As full-time virtual learning moved from the fringe to the mainstream in mid-March 2020, onlookers expressed concerns about access for learners and accountability for the learning itself. Some policymakers have even gone so far this year as to ban the remote option.
Concerns about different forms of schooling aren’t new. The skepticism has long extended to alternative schools of a variety of forms, but chiefly those that serve students who have dropped out or transferred from traditional schools and often serve as schools of last resort. This set of schools is often viewed as low quality, plagued by educational malpractice, and having low graduation rates.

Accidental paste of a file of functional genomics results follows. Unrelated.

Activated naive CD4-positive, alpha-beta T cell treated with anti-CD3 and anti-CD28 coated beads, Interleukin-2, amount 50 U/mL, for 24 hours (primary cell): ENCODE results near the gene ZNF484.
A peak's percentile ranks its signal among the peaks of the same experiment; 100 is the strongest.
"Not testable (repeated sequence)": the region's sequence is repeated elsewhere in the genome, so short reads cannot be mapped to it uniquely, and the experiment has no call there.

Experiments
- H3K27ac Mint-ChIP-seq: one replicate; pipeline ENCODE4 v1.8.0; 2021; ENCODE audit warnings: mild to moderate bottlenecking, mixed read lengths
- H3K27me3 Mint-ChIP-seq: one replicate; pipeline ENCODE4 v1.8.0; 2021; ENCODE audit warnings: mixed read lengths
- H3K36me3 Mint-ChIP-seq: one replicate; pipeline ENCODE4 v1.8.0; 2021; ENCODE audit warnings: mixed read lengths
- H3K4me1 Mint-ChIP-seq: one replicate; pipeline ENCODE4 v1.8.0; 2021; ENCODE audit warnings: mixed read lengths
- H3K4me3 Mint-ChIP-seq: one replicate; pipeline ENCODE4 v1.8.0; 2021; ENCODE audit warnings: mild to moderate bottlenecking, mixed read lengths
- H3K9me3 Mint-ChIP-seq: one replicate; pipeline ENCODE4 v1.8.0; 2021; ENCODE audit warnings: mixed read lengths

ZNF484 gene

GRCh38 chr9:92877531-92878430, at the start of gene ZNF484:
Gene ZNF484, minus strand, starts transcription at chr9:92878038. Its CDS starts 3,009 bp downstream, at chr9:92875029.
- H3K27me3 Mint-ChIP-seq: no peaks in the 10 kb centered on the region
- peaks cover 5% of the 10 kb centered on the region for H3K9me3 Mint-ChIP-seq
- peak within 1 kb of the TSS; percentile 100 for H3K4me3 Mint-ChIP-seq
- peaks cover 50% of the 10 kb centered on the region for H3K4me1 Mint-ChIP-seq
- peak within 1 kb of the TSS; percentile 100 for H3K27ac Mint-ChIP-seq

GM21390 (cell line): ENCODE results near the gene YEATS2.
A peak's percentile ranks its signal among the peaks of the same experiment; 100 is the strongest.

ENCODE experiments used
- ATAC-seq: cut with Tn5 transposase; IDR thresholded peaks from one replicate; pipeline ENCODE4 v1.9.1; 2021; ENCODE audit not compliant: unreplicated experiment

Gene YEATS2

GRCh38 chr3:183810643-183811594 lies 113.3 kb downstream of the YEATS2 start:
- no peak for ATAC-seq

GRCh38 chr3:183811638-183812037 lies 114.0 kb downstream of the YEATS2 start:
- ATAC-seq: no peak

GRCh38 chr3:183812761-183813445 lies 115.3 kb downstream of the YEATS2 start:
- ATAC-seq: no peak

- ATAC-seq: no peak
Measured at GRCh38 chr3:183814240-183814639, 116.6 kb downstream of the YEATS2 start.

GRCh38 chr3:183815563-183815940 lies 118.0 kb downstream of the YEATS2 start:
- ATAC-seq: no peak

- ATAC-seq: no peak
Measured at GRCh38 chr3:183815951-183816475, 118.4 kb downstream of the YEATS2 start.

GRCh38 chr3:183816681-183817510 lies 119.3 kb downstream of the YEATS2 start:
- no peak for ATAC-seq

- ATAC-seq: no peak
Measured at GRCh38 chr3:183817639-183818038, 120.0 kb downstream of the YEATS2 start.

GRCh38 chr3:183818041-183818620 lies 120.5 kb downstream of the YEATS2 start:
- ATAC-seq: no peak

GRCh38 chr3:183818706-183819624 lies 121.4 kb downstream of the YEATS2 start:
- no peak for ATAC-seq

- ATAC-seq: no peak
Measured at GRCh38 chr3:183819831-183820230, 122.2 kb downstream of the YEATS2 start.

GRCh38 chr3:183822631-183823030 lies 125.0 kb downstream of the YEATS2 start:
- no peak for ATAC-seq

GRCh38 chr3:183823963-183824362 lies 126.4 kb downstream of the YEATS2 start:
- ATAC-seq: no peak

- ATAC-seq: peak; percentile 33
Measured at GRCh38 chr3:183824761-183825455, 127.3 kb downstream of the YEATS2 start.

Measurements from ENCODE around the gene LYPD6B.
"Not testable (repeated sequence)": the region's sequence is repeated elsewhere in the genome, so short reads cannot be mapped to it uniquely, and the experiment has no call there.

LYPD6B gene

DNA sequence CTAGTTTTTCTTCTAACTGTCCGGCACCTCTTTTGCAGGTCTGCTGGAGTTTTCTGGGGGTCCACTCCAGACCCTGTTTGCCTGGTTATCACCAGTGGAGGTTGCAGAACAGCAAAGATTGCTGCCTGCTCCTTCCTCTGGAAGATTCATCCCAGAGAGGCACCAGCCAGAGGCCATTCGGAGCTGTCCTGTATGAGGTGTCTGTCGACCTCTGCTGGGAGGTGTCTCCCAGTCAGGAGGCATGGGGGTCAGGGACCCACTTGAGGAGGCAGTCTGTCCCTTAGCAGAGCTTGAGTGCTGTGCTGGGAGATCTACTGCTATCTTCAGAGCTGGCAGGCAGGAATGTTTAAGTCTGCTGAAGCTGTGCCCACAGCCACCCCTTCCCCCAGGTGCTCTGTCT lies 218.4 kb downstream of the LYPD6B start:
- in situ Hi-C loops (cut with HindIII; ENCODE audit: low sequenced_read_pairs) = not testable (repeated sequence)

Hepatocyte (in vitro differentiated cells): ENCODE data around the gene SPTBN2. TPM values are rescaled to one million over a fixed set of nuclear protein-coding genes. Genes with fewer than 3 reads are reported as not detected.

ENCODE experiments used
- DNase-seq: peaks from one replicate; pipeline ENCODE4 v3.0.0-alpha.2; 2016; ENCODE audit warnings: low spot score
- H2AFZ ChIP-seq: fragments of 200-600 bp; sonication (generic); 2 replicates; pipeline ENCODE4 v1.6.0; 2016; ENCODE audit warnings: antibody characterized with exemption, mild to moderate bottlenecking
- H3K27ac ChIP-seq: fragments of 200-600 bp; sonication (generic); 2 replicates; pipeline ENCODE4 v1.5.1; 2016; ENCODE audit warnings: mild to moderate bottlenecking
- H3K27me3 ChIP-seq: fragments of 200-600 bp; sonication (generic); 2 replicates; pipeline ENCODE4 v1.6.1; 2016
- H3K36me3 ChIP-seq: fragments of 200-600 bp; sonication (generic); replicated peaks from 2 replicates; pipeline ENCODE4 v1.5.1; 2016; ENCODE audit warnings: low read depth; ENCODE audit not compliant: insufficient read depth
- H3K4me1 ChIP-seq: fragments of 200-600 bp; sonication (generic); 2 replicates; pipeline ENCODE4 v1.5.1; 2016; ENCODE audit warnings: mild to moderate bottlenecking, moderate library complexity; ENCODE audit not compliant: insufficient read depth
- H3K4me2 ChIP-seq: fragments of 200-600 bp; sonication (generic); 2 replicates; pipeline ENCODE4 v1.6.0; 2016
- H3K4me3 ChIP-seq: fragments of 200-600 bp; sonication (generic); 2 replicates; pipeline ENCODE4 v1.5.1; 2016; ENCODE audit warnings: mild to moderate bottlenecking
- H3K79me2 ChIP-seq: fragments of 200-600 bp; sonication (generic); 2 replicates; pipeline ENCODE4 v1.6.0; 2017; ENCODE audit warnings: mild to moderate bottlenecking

At the same time, however, these schools have a critical role to play by catering to students who aren’t served well by traditional schools. This past year especially, these schools served as a haven for subsets of students.